Review: Prehistoric at Summerhall

Irreverent, loud and pulling no punches, Prehistoric is a riveting political play with live punk music and a dark sense of humour that demands to be witnessed.

Brisbane Australia, 1979. Queensland is a police state and the government is corrupt. Four young people meet each other, form a punk band, and face the consequences of becoming “political agitators” in the eyes of the state. It is in this confronting and fascinating setting that the audience gets to know Deb, Nick, Pete and Rachel, all of whom are struggling against different obstacles within and outside themselves, and all of whom yearn to revolt.

Drawing on the history of undocumented abuse by police at the time, gigs are regularly interrupted by police violence, and people with “radical associations” are beaten, stolen from and directly threatened by the cops. These are fictional characters in a fictional band, but the injustices they depict on stage are based on very real and frightening experiences. The integration of live punk music into the play is a brilliant addition to the action, and the raw energy conjured by the performers who howl and thrash about the stage is utterly convincing.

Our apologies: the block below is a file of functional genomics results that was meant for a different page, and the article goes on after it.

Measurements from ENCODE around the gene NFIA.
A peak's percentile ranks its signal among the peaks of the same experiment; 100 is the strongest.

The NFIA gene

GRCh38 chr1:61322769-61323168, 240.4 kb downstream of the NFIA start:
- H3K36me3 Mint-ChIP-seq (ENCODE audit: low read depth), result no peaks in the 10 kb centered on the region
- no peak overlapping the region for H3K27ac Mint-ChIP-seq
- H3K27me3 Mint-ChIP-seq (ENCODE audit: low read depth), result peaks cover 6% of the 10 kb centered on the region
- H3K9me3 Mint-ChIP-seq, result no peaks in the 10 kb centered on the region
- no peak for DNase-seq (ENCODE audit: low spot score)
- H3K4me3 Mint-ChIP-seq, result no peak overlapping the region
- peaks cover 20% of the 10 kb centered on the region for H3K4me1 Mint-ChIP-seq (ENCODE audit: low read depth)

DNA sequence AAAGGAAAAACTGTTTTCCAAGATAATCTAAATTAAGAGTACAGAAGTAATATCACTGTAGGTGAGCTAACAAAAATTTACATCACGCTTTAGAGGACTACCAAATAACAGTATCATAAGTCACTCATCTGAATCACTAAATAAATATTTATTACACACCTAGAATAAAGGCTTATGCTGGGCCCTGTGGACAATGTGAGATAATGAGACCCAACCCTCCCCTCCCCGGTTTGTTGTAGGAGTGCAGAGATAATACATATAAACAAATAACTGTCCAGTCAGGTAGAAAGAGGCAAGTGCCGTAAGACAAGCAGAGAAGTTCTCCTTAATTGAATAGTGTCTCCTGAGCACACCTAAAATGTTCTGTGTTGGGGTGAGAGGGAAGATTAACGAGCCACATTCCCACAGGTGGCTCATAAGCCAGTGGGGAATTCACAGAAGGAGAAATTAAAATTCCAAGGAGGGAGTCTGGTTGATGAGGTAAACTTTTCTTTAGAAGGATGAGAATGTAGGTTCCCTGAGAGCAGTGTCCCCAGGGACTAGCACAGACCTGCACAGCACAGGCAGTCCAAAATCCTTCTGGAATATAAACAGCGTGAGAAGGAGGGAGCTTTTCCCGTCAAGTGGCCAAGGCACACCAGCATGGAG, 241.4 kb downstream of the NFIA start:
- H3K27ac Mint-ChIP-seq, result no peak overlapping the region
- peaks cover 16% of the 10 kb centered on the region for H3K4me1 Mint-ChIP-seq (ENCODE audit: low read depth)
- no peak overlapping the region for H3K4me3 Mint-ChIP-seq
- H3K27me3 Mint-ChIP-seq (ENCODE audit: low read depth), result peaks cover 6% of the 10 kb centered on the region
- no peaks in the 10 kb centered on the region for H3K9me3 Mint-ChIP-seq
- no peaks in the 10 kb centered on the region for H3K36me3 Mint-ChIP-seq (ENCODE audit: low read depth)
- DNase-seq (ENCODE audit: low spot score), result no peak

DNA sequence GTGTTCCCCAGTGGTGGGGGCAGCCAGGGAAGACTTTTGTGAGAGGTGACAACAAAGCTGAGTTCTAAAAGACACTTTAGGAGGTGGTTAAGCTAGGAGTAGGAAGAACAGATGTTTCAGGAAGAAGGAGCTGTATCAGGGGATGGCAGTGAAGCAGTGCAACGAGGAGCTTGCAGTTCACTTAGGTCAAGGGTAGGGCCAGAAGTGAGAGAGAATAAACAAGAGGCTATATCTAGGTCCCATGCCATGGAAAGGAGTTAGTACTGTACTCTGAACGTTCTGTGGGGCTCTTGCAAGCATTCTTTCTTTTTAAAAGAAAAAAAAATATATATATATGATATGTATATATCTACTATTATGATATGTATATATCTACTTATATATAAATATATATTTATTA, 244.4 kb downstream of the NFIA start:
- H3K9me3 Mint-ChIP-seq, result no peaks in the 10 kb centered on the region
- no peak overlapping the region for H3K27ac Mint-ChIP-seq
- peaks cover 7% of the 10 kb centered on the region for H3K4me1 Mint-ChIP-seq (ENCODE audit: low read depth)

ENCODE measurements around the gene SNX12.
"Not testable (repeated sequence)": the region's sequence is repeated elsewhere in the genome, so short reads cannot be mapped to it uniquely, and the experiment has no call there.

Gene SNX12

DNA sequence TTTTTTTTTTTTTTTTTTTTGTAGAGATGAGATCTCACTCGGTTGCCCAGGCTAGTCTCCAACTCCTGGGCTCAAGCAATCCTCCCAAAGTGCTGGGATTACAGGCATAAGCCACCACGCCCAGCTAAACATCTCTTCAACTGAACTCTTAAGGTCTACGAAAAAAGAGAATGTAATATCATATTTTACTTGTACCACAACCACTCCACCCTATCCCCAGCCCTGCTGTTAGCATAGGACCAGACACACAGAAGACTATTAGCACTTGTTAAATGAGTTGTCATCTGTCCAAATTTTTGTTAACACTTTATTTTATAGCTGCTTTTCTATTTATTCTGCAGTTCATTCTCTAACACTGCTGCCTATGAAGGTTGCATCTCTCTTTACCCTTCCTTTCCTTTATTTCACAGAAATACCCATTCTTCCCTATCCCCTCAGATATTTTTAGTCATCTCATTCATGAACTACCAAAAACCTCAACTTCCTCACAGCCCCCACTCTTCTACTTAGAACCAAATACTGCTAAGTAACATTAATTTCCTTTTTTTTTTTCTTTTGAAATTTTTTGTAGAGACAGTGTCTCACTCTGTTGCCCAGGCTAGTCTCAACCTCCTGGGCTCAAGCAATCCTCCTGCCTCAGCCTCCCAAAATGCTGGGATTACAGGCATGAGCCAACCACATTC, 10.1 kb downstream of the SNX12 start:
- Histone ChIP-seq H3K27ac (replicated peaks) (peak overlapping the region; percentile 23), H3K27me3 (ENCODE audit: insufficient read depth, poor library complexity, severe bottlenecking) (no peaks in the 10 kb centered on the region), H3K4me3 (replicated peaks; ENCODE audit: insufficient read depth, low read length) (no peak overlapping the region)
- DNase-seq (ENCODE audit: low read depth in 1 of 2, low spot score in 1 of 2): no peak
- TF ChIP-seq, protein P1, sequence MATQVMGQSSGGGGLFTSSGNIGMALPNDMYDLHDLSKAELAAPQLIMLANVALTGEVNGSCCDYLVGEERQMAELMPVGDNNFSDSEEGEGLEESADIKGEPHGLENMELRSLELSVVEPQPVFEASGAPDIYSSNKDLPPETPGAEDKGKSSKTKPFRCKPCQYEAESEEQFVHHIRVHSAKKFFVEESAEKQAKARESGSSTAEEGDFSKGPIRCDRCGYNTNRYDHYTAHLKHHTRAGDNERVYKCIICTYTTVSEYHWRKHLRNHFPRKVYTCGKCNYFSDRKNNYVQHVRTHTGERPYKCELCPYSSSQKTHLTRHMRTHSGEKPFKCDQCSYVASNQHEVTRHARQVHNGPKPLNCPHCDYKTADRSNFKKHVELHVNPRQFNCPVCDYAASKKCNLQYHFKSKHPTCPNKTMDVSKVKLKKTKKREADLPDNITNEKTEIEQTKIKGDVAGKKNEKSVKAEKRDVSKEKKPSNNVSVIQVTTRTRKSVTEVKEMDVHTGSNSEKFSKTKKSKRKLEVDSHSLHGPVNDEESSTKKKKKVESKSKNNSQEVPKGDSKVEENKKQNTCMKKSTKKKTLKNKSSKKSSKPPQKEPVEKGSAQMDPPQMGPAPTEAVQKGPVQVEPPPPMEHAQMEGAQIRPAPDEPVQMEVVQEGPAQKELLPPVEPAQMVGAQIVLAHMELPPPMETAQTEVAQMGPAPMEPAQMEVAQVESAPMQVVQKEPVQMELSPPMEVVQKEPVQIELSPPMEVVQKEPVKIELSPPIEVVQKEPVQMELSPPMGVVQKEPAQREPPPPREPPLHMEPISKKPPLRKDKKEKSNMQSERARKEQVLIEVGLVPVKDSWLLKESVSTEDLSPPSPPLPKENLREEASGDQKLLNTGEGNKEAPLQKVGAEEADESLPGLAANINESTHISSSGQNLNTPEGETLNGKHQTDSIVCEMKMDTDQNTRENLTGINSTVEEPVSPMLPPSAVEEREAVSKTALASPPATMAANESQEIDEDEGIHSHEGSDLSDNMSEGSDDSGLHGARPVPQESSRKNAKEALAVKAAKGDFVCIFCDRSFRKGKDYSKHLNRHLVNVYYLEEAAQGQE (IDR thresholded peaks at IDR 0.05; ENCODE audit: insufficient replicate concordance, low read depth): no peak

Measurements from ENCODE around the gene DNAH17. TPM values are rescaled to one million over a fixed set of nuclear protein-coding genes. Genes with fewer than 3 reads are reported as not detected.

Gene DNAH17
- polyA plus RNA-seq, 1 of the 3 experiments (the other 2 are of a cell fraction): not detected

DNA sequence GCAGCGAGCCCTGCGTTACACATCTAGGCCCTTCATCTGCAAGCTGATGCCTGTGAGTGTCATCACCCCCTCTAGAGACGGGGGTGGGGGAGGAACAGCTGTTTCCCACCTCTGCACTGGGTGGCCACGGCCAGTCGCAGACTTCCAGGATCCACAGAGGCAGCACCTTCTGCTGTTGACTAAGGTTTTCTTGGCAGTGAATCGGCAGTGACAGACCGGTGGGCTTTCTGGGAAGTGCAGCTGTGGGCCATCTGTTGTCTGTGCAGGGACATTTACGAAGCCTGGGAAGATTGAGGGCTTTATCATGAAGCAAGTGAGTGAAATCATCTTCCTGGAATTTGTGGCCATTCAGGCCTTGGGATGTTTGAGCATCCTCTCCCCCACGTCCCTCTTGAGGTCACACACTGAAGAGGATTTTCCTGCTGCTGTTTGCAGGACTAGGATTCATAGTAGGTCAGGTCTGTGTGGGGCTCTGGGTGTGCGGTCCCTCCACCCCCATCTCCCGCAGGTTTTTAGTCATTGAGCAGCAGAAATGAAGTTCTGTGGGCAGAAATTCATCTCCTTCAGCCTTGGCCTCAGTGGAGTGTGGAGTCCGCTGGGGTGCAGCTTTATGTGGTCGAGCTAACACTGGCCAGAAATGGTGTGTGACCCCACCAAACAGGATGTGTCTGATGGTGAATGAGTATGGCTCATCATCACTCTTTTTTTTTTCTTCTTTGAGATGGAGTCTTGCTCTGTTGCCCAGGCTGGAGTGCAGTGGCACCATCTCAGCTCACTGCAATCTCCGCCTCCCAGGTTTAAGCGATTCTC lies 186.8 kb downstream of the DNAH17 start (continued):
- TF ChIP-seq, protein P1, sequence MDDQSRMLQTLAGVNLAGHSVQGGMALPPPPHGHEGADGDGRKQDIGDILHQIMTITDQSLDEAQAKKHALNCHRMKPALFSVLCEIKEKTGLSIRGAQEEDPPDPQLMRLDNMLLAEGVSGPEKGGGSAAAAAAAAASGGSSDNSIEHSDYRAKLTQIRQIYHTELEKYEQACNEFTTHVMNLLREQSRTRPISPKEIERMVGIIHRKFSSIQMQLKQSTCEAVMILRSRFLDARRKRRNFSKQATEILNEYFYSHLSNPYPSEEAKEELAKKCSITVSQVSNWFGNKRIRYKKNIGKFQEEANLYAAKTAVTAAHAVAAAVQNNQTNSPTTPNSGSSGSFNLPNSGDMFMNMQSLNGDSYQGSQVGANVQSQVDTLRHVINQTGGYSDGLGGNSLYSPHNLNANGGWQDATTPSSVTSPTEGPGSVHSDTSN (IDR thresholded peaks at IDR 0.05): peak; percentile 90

Each actor does a great job of fleshing out their individual characters as complex human beings, which makes it easy to fully invest in their story and feel emotionally affected by what happens to them. Throughout the play, the characters ask each other “who are we doing this for?”, and pessimistically question whether or not their disruptive and defiant expression of protest through music will achieve any change or help anyone. These questions are left unanswered, but they continue to play.

Prehistoric is an excellent play about self-determination with a lot to say.

Prehistoric, Summerhall, until 26 Aug, 9.15pm



Leave a Reply

Your email address will not be published.

Skip to toolbar